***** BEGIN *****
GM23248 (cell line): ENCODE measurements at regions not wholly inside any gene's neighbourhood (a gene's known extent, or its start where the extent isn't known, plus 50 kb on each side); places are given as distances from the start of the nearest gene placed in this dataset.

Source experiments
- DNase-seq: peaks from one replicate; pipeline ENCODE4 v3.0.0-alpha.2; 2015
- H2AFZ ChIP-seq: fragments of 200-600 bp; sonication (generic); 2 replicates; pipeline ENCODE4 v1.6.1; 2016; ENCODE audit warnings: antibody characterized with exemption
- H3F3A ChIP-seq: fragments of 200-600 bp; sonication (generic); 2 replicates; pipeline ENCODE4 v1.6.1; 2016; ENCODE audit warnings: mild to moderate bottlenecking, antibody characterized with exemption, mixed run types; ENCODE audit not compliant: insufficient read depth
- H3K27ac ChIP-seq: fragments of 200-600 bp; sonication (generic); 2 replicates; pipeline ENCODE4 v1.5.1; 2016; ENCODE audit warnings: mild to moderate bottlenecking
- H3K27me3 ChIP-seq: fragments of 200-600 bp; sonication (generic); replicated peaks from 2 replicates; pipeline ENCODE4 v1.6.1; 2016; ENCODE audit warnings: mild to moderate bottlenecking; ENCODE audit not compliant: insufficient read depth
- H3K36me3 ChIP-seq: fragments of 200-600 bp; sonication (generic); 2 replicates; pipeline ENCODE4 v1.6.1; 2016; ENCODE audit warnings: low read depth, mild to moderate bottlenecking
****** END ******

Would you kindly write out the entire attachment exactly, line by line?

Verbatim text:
GM23248 (cell line): ENCODE measurements at regions not wholly inside any gene's neighbourhood (a gene's known extent, or its start where the extent isn't known, plus 50 kb on each side); places are given as distances from the start of the nearest gene placed in this dataset.

Source experiments
- DNase-seq: peaks from one replicate; pipeline ENCODE4 v3.0.0-alpha.2; 2015
- H2AFZ ChIP-seq: fragments of 200-600 bp; sonication (generic); 2 replicates; pipeline ENCODE4 v1.6.1; 2016; ENCODE audit warnings: antibody characterized with exemption
- H3F3A ChIP-seq: fragments of 200-600 bp; sonication (generic); 2 replicates; pipeline ENCODE4 v1.6.1; 2016; ENCODE audit warnings: mild to moderate bottlenecking, antibody characterized with exemption, mixed run types; ENCODE audit not compliant: insufficient read depth
- H3K27ac ChIP-seq: fragments of 200-600 bp; sonication (generic); 2 replicates; pipeline ENCODE4 v1.5.1; 2016; ENCODE audit warnings: mild to moderate bottlenecking
- H3K27me3 ChIP-seq: fragments of 200-600 bp; sonication (generic); replicated peaks from 2 replicates; pipeline ENCODE4 v1.6.1; 2016; ENCODE audit warnings: mild to moderate bottlenecking; ENCODE audit not compliant: insufficient read depth
- H3K36me3 ChIP-seq: fragments of 200-600 bp; sonication (generic); 2 replicates; pipeline ENCODE4 v1.6.1; 2016; ENCODE audit warnings: low read depth, mild to moderate bottlenecking